After his second season kicking, he transferred to Oregon State to play both sports. That didn’t last long.
“January in Corvallis, Oregon. … I remember from January to March not seeing the sun, not hearing a bird chirp, nothing, and I was miserable, depressed, wanted to go back home,” Bryant said. “I ended up leaving and transferred to Baylor, finished up there just playing football.”
It’s worked out all right.
Kicking for the Giants, Colts, Dolphins, Bucs and Falcons, he’s scored 1,487 points, fourth-most among active players and 21st all time. He’s the leading scorer in franchise history with 898 points — over 60 percent of his career total — in a Falcons uniform.
Gostkowski is the leading scorer in New England history and fifth among active players and 24th all-time with 1,457 points.
They both know a little Super Bowl history, a bit about kickers who’ve hit highs and lows, like when Adam Vinatieri hit a 48-yarder as time expired to lift the Patriots past the Rams, 20-17, in the Super Bowl following the 2001 season.
Vinatieri also connected from 41 yards to lift New England past Carolina, 32-29, with four seconds left in the Super Bowl two years later.
The only other kicker to hit a Super Bowl game winner in the waning moments was the Colts’ Jim O’Brien, who toe-punched a 32-yarder to beat the Dallas Cowboys, 16-13, in the fifth Super Bowl.
And who of Bryant’s age can forget Buffalo’s Scott Norwood? Trailing the Giants 20-19 with four seconds left in the Super Bowl following the ‘90 season, he lined up from 47 yards with a shot at glory.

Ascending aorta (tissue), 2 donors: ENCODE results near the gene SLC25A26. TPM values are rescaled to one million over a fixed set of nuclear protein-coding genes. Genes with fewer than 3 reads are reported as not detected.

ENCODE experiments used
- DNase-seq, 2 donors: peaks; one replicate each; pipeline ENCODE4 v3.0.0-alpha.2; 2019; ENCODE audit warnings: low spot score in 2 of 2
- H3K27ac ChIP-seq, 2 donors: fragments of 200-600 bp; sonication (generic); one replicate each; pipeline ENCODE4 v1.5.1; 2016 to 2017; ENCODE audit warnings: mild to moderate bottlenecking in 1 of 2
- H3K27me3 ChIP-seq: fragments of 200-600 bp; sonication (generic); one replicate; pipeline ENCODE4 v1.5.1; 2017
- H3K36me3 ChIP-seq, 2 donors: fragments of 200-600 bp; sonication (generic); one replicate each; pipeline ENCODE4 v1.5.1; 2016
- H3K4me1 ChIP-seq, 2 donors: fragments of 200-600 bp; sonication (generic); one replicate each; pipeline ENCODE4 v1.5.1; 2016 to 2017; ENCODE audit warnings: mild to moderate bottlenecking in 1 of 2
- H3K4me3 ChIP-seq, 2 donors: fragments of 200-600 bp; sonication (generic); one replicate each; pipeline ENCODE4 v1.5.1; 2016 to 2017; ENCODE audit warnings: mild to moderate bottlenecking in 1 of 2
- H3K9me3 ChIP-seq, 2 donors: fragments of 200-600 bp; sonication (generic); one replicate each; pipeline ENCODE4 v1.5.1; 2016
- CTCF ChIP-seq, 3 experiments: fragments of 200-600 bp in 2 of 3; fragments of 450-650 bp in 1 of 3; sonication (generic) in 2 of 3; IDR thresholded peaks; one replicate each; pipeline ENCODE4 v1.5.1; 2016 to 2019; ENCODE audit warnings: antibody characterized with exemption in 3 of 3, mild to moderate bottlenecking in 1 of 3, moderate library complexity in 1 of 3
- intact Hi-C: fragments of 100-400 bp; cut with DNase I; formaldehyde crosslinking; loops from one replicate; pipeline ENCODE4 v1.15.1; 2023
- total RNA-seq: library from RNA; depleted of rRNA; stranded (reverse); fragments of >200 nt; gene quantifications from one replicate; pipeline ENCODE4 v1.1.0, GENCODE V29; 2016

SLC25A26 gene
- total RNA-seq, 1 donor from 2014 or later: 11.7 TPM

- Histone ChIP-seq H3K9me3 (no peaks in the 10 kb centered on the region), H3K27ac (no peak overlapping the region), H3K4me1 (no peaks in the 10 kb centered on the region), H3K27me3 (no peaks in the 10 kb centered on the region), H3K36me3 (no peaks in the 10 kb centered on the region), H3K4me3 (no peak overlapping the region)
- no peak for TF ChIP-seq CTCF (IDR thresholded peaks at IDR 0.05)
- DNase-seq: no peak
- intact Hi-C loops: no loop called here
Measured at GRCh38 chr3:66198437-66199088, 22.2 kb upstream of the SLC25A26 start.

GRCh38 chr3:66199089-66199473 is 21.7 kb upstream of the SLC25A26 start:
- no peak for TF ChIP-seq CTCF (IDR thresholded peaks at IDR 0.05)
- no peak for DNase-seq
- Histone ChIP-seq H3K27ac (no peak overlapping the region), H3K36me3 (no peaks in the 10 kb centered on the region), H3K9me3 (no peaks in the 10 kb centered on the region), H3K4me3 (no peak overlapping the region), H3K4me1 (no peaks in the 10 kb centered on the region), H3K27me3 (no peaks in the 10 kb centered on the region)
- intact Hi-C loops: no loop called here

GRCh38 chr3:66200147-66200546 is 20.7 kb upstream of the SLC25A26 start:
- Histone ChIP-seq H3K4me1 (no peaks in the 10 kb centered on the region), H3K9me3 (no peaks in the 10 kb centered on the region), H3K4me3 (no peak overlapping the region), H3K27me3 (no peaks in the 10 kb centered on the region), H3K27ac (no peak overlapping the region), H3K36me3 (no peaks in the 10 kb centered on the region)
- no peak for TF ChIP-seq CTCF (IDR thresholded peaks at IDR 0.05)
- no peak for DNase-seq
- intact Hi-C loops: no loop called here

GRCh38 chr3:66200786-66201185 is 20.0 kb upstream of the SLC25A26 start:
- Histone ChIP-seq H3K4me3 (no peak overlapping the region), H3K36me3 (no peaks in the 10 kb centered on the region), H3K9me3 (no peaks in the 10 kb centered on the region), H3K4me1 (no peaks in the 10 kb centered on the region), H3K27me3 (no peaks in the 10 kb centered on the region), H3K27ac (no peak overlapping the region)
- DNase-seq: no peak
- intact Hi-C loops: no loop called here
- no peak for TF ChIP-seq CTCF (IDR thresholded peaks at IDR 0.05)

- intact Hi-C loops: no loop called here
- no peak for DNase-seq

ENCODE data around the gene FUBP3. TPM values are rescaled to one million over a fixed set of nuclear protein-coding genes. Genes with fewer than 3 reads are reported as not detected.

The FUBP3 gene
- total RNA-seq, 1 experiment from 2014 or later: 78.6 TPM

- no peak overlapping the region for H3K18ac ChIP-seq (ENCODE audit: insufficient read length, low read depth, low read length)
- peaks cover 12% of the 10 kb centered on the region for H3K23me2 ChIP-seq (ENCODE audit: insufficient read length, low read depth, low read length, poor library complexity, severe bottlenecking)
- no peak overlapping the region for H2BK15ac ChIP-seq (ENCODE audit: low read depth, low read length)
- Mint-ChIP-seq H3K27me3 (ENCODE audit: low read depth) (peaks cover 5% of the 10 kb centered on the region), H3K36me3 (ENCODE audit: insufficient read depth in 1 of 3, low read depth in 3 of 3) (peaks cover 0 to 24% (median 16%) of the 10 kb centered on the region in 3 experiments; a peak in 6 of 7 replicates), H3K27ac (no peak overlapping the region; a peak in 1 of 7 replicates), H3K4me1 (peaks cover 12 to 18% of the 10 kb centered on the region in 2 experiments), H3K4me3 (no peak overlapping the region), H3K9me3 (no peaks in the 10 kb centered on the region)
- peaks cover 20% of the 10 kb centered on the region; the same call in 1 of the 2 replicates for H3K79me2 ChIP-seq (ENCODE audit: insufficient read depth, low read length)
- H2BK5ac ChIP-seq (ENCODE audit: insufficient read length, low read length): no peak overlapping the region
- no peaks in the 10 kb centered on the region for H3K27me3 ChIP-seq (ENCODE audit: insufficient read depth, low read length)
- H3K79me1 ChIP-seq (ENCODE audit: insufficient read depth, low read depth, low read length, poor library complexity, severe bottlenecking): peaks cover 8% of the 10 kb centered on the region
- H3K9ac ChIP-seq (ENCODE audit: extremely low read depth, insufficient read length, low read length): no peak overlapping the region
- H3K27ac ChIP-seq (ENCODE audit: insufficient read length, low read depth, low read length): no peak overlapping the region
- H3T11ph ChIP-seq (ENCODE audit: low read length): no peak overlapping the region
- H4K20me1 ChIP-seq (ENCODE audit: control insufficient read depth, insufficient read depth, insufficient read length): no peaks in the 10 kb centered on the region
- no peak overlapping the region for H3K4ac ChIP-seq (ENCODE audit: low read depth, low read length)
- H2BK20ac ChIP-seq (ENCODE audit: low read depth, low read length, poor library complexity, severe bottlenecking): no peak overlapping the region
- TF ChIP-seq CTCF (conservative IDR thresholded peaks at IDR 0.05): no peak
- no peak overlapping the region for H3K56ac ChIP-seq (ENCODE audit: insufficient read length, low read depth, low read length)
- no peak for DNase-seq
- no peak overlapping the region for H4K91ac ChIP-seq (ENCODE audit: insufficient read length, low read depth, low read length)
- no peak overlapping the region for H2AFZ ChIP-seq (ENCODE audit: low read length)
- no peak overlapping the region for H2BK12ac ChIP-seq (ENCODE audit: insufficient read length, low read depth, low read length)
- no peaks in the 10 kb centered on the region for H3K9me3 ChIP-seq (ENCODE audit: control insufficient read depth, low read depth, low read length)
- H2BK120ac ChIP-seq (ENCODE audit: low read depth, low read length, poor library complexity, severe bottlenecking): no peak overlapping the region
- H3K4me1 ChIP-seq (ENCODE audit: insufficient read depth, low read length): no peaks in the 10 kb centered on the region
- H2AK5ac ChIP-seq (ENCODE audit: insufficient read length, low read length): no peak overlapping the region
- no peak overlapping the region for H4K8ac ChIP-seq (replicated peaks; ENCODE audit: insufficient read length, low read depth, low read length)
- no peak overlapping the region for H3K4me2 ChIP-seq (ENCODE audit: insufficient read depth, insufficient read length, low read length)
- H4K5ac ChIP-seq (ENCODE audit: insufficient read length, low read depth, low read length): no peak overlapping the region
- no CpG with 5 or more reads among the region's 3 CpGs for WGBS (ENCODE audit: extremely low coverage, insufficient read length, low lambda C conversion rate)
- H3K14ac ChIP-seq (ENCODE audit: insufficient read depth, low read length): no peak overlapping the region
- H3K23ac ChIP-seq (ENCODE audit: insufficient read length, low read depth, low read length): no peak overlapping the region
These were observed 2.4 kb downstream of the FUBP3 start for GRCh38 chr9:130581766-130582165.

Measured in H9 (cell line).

“A lot of people will associate Adam Vinatieri with his kicks,” the Falcons’ kicker said. “Unfortunately, people will think of Scott Norwood on the opposite end of the spectrum … but that’s the nature of the beast.”
That’s true. As Gostkowski told the Boston Globe a few years ago: “You’re one kick away from being Public Enemy No. 1. No matter how many kicks that I get, how many games that we win, I’m always going to try to stay humble and have humility because you’re one play away from being trending on Twitter as the No. 1 loser in America.”
That’s a tough grading scale. Gostkowski is the fourth-most accurate kicker in NFL history, making 87.069 percent, including 27 of 32 this season.
Bryant’s ranked No. 9 (No. 6 among active players) at 85.641 percent, including 34 of 37 this year.
He’s connected from a career long of 62 yards. Gostkowski has converted from 57 with a career mark of 95.7 percent on fourth-quarter field goal tries.
With all the numbers and possibilities, Bryant just stays in the here and now — with a few flashbacks from time to time.
“There’s some I could tell you. I could be exact,” he said. “Like I can remember … obviously, the 49-yarder to beat Seattle. The 59-yarder at halftime against KC. But I couldn’t tell you us playing Denver however many years ago on Monday night.
“The main memories that come are ones that already happened.”